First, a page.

by Helen Férrieux

Life began (for me) during the war.

We lived in an Ashkenazi community, not really frum (*1)  but we were all observant.  We went to shul (*2)  on Shabbas (*3)  and refrained from eating pork and shell-fish – forbidden foods under Jewish dietary laws and  known as trayf. (*4)    I imagine the serpent’s apple was the original trayf.

The neighbours in Northumberland Street were called Lang and Cohen, Weinstein and Rosenthal. They came from Russia, from Germany or Poland and spoke Yiddish.  Those who already knew some English spoke it with undeniablyt middle-European accents  and all the children were sent to elocution classes to lose these intonations (and to lose any Mancunian traits we might have picked up).

On Friday night every family adhered to the traditional custom of a joyful family meal

This was often the only time whole families gathered together, and we heartily enjoyed chicken soup with dumplings, (the panacea of all ills; actually it DOES help to cure a cold!), then roasted chicken and finally the delectable carb-fest, loxshen pudding, a concoction of sweet noodles, currants, almonds.

Northumberland Street

We settled down to a day of rest – no work was to be done on the Sabbath: no writing, no sewing or gardening, telephones were off-limits and electricity was not to be switched on or off, although the oven could be turned on beforehand & left alight to keep food warm. (We’re nothing if not pragmatic!)

The only activity permitted was to walk (no driving or travelling by bus) to the shul, dressed in our best clothes and hats. Remember at that time women would never go out, anywhere, without wearing a hat.

We could visit our friends but would knock at the door and not ring the door-bell.

You’d be offered tea poured from a thermos but not milk if you’d recently eaten meat. The Bible tells you why – so does Wikipedia – but in fact meat and milk are highly indigestible.

My paternal grandparents lived in the next street, Cheltenham Crescent, with their 11 children (Marie Stopes was unheard of). It was a large house which, at the death of my grand-parents, was bequeathed to the community to become a synagogue.

The family became known in the area because one of my uncles, Marcus Shloimovitz, spent years campaigning to have the word “Jew” erased from its definitiion in the Oxford English Dictionary. (see Wikipedia again). I believe he never obtained satisfaction.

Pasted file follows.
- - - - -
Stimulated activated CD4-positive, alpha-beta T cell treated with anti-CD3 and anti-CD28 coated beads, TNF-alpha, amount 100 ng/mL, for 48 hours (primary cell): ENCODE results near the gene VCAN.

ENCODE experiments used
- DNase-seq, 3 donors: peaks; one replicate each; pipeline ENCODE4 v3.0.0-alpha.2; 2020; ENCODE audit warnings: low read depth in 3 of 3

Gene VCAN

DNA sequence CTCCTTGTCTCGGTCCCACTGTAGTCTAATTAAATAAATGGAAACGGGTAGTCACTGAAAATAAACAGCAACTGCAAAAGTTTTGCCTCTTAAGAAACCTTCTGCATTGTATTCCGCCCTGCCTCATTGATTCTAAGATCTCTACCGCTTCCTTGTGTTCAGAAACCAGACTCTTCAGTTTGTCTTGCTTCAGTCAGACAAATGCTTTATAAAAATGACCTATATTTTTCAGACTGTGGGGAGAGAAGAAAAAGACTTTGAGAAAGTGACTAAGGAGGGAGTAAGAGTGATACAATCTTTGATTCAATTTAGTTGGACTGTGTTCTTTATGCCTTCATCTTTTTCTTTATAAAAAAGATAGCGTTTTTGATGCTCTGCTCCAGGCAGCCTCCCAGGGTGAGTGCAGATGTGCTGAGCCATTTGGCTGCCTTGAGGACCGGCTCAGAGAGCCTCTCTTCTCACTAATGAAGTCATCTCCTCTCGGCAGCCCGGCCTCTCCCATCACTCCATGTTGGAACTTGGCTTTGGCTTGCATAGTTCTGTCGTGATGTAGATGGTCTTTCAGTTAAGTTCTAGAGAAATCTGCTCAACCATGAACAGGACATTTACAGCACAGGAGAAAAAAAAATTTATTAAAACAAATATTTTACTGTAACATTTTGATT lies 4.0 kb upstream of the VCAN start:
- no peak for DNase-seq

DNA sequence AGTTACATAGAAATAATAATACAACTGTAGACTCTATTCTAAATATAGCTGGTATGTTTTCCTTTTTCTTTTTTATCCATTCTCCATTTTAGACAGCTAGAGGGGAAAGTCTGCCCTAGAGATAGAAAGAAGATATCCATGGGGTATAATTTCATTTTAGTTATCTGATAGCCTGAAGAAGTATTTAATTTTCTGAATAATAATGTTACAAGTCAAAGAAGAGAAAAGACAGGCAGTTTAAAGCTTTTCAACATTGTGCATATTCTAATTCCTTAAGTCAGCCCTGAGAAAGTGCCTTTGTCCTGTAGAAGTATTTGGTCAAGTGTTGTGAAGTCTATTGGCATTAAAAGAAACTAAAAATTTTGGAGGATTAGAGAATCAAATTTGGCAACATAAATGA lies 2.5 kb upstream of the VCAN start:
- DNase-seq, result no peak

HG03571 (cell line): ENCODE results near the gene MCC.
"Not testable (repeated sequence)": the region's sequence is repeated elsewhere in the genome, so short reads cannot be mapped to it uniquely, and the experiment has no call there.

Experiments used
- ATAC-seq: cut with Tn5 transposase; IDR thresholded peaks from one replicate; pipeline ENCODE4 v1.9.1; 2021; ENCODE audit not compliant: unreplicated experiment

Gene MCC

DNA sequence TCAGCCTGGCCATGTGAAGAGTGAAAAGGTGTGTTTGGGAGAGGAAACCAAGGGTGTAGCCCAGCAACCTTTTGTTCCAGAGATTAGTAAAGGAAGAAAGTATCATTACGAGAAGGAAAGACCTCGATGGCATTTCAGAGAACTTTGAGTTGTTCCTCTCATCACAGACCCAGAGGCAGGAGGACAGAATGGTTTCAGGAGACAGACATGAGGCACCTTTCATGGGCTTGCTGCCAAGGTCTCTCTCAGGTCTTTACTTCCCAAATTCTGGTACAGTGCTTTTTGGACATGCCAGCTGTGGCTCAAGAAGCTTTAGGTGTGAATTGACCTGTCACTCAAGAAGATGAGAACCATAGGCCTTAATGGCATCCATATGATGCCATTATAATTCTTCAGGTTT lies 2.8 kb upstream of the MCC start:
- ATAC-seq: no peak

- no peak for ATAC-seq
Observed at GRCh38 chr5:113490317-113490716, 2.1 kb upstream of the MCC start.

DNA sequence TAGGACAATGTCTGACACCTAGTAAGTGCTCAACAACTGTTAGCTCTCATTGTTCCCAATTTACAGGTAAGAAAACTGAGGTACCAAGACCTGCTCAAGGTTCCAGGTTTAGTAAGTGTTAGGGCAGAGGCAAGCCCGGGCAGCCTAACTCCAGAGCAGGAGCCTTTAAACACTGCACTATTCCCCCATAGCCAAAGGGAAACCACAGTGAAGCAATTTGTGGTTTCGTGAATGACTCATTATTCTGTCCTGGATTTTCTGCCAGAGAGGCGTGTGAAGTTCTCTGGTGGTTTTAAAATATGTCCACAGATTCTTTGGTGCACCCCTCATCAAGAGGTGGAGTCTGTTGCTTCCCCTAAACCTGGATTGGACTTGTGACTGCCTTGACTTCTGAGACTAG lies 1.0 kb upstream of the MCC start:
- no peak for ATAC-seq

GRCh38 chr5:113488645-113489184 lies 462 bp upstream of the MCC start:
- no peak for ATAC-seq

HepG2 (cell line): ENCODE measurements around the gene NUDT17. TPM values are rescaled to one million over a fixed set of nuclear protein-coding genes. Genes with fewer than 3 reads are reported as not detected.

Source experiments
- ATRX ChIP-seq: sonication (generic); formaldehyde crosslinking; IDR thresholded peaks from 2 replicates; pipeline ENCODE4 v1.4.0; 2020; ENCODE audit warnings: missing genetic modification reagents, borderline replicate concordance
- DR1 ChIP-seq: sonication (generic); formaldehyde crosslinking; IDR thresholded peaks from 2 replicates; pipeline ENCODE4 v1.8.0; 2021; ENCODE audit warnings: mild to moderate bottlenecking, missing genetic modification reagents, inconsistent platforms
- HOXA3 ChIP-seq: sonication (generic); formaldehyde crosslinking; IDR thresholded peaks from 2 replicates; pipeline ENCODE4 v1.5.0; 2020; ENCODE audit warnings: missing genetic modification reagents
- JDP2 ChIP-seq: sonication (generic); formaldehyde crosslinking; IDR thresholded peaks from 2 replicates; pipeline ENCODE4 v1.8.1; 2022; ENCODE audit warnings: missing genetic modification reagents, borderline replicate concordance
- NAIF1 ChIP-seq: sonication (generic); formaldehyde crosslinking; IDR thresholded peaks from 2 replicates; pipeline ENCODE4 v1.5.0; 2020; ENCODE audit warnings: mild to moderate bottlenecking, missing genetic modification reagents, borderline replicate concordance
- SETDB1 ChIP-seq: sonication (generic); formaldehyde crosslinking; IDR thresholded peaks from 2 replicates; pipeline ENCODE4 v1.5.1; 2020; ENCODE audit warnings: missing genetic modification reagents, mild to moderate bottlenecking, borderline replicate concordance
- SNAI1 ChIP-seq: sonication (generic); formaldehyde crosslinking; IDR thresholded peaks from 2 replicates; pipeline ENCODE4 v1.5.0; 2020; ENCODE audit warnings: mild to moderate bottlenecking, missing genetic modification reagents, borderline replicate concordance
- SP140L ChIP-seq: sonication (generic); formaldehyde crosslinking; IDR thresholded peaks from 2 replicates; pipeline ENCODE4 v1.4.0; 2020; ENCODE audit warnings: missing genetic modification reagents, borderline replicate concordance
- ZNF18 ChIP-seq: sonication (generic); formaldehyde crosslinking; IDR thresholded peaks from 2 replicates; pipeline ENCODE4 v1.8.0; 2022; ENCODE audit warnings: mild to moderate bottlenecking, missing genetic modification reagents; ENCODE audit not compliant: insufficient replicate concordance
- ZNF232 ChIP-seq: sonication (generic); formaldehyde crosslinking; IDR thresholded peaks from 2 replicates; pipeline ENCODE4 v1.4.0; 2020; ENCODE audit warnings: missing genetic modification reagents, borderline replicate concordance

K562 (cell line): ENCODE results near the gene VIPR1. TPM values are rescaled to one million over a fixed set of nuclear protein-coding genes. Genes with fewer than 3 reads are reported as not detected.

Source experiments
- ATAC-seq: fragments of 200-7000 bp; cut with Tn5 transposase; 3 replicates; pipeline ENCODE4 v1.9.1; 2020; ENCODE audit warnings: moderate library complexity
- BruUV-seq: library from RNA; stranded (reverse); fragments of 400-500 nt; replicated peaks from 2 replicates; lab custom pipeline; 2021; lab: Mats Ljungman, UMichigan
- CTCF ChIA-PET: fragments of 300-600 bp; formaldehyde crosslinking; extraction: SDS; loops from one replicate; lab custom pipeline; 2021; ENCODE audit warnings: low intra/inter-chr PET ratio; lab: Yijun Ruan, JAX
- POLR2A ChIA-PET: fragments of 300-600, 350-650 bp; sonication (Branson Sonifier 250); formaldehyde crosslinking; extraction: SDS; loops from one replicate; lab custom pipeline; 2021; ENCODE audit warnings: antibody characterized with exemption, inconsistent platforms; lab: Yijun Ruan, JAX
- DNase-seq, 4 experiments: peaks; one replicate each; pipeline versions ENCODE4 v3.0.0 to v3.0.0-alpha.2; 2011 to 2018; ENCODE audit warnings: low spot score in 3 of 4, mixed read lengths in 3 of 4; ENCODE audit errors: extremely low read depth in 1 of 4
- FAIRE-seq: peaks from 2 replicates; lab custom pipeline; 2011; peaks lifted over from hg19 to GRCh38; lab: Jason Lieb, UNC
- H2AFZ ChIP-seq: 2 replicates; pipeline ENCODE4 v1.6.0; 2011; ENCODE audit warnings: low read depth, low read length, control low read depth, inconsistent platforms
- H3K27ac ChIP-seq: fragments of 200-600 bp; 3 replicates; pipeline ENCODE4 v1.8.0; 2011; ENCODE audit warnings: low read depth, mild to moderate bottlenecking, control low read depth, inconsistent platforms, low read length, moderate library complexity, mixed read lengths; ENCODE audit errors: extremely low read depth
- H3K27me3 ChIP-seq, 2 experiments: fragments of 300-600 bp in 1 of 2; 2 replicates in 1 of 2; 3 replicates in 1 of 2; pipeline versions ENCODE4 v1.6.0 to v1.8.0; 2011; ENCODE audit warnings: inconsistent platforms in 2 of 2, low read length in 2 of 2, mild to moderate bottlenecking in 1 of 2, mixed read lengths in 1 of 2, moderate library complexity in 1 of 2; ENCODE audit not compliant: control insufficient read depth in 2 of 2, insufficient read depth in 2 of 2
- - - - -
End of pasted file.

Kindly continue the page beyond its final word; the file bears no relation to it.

Marcus had 4 dazzling daughters and 4 bland & homely boys. (see Marie Stopes again)……and this leads us on to the next episode:

Scandals & skeletons in the cupboard (coming soon)

*1 frum = religious devotion, very pious, or ‘holier-than-thou”
*2 shul. =. another word for synagogue, specially by Ashkenazi as opposed to Sephardim (who say ‘syna’)
*3 shabbas, shabbot = Friday sunset till Saturday, lasting 25 hours
*4 trayf = any foods which are forbidden in the Torah, not always kept nowadays except by frummers


  1. It’s lovely to hear all these memories.
    Manchester, Liverpool…we were neighbours without knowing it!

  2. Although born in Ireland I grew up in Salford, and I remember the Jewish community in and around Higher Broughton and Cheetham Hill very well. There was also a vibrant Catholic Polish community in the same area, all displaced by WWII. We were part of an Irish Catholic community based around Salford 5 (Ordsall) who moved there in the early 50s to respond to the post-war demand for workers.

  3. What a wonderfully evocative account of times gone by, Helen. I very much look forward to Part II.
    I was born 6 months before WW2 broke out in 1939, and lived just “over the water” from Liverpool on the Wirral. As Daphne writes, many Jewish people lived in Liverpool – the Jewish community around us was very small, and as a teenager I can remember taking the train into Liverpool on a Sunday, where I attended a special group for teen-aged Jewish children. It was called Habonim. Memories ……..

  4. I only exist because my dad was a Shabbat goy who lit fires for the Jewish community where he lived in Dalston Lane in Hackney, London. He saw my mum at about 14 when she was on a weekend at home also in Dalston Lane during the evacuation and, being 11 years older than her, thought he’d keep her on ice until she was 18 and old enough to marry 🤣🤣🤣

  5. That was a lovely read Helen. Although I was a post war baby and non Jewish but brought up in a very Jewish area in Liverpool. In the road we lived there was a Jewish butcher and nearby a Jewish baker where we used to buy our bagels for Sunday breakfast. I also attended the King David Jewish school in Childwall. An aunt of mine married a Mick Cohen. They had a little corner shop where he used to arrive everyday for work but returned to his family at night. Only when he died did his family know that he was married and to a Gentile! How times have changed……………

Leave a Comment